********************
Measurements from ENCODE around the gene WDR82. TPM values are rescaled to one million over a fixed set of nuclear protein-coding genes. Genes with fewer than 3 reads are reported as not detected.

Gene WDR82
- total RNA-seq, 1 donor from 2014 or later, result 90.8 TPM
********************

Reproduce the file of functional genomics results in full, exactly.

Measurements from ENCODE around the gene WDR82. TPM values are rescaled to one million over a fixed set of nuclear protein-coding genes. Genes with fewer than 3 reads are reported as not detected.

Gene WDR82
- total RNA-seq, 1 donor from 2014 or later, result 90.8 TPM